The pioneers of commercial tobacco production, The British South Africa Company, could not have fathomed that what seemingly began as a production option to growing food crops and raising livestock in the Highveld would become the stepping stone in the emergence of what is now one of Zimbabwe’s most lucrative agricultural products. The small beginnings now boast a sector dominated by a number of industry players in the production and processing of tobacco, and its associated subindustries.

Prominent in this industry is Cavendish Tobacco Zimbabwe, a member of the Cavendish Lloyd Group, an international company servicing the whole tobacco supply chain through a variety of products and services. At Cavendish Tobacco Zimbabwe, the financial operations are overseen by the talented Miss Rebecca Manford, the company’s Chief Finance Officer.

She holds a Bachelor of Accounting Science (BCompt) from the University of South Africa (UNISA), gained her professional chartered accountant qualification through the Association of Chartered Certified Accountants (ACCA), and continued to obtain a Master of Business Administration degree with the University of Suffolk. These qualifications help her to manage her current portfolio encompassing treasury and finance, business strategy and operations.

She never imagined working in the agricultural sector, as she spent a good amount of time in auditing and later in finance retail, wholesale, and manufacturing. Agriculture and specifically tobacco was a whole different ball game through which her determination to learn and achieve has brought her reputable success. Her knowledge regarding tobacco production system was gained through on the job training.

Cavendish Tobacco Zimbabwe’s CFO, Rebecca Manford,
oversees financial operations.

The agricultural sector is a very significant and important industry for the Zimbabwean economy, and her role at Cavendish allows her as a citizen to contribute her part to the country. She is inspired by the need to live out her purpose which keeps her afloat in moments of despair.

Working in a male dominated sector has taught her to ‘man-up!’ as men are very solution oriented. She has thus learnt that in any crisis one must set aside one’s emotions and focus on how the crisis can be managed and resolved, and despite the existence of a notable atmosphere of sexism in the tobacco sector as in any other industry, she has managed to play her role optimally by being bold, speaking out and initiating change where she can.

The best benefit from IT, in her experience, is that it continues to advance to accessing and extraction of information, and reporting is now quicker. The availability of advanced internal Enterprise Resource Planning (ERP) systems mean that a decisionmaker can always make informed decisions in a shorter turnaround time.

She believes that Zimbabwe’s IT infrastructure could be improved through digitalising a lot of the processes and approvals that currently have to be obtained physically from various government departments and associated industry agents. This would make business operations more efficient. Also, availability of up-to-date platforms related to the tobacco industry would make information easier to obtain as sadly most of this is done manually.

Zimbabwean tobacco is still very desired by most markets, a status that can only be upheld though the collaboration of tobacco producers to ensure that growers are equipped with everything they need to produce a top quality crop.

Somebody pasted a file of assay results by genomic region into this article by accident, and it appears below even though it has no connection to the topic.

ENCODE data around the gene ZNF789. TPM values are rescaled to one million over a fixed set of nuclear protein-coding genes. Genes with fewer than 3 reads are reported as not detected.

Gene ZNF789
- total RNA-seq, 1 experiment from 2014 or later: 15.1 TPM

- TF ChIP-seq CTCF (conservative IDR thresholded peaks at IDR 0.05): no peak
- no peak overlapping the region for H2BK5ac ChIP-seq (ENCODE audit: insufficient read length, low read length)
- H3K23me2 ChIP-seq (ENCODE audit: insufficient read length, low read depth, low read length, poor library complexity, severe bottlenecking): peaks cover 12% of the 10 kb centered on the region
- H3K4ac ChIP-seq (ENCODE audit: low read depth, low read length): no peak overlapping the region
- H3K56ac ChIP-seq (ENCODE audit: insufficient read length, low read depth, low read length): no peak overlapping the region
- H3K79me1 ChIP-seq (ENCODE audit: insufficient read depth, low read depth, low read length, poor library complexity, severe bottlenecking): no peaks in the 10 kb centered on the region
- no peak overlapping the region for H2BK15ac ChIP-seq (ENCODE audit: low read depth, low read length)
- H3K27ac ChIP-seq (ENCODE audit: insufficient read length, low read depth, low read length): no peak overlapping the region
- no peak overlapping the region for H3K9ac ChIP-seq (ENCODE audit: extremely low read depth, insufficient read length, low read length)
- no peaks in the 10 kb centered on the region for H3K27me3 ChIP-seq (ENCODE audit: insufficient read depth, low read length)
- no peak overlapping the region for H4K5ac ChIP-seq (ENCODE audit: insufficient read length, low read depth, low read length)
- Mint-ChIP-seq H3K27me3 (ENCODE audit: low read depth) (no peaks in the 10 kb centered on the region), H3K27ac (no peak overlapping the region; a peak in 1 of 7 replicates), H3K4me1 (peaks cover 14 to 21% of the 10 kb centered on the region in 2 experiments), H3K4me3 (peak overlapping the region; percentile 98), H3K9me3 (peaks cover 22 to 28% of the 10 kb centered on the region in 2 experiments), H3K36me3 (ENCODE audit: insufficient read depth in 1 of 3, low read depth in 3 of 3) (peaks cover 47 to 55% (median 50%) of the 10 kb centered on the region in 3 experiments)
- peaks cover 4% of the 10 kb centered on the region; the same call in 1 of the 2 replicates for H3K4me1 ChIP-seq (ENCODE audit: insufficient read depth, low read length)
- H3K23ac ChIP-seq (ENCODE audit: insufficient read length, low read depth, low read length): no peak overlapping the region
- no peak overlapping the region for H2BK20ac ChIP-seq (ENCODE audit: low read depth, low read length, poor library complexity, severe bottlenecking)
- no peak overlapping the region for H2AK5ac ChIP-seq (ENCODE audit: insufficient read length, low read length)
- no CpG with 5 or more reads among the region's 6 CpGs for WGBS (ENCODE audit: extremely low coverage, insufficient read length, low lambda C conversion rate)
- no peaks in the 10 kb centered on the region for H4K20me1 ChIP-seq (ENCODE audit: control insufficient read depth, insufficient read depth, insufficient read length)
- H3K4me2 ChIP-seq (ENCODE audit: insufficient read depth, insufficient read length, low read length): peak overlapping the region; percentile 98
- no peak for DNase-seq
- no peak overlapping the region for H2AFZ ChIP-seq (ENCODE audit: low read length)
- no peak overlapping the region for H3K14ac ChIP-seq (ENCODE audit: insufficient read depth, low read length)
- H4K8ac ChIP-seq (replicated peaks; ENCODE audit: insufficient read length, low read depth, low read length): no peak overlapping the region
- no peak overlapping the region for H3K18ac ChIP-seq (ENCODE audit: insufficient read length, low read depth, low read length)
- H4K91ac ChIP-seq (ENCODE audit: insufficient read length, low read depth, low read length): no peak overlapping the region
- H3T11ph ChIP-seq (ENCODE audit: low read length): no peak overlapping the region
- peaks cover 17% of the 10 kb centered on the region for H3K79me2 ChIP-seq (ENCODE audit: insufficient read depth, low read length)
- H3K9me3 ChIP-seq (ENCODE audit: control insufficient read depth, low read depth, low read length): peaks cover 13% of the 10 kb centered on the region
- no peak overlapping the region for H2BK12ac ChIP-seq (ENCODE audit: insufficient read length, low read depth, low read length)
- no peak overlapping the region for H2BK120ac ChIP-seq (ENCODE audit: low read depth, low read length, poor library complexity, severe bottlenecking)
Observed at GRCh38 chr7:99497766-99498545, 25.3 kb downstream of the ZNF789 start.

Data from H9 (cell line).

What Cavendish CFO would like to see, are possible tax breaks and suspension of certain associated trading fees. This type of support would ensure that in the aftermath of Covid-19, tobacco merchants and growers can bounce back.

The Zimbabwean agricultural sector is very important, and Rebecca’s role at
Cavendish allows her to contribute to the country. (Image source:

Covid-19 resulted in spikes in freight charges which consequently increased the cost to produce and export tobacco, meaning margins had to be revised. Since the beginning of Covid-19 to now, most executives have realised that there must always be forward planning and measures to counteract and react towards a pandemic or natural disaster.

As advice to those interested in occupying a position of her stature she recommends: “The bare minimum requirement to get anywhere in life is still simply to believe in yourself. There are no shortcuts to getting anywhere in life and in commerce. You have to put in the work. You have to work hard, remain focused and have the ability to pick yourself up after each setback or disappointment.”

She further reiterates that the internal work one needs to do is making sure one has all the education and skill required to continue advancing oneself in every way, because to become an executive, one needs to be a true leader and must make value-adding contributions to the organisation served. Lastly, when entering a new industry, it is paramount to learn and read widely to always be aware and informed.

Miss Manford is pleased to witness more small-scale farmers at the tobacco auction floors. She believes wealth is indeed from the soil and urges the younger generation to also be ready to take the baton and continue with farming as their forefathers did in the past.

“We all have a reason and purpose on this earth and we must work every day to stay on assignment,” she says, and her assignment is beyond agriculture as she is not only a respected Zimbabwean Chartered Accountant, she is also a gospel musician, fitness influencer, and philanthropist.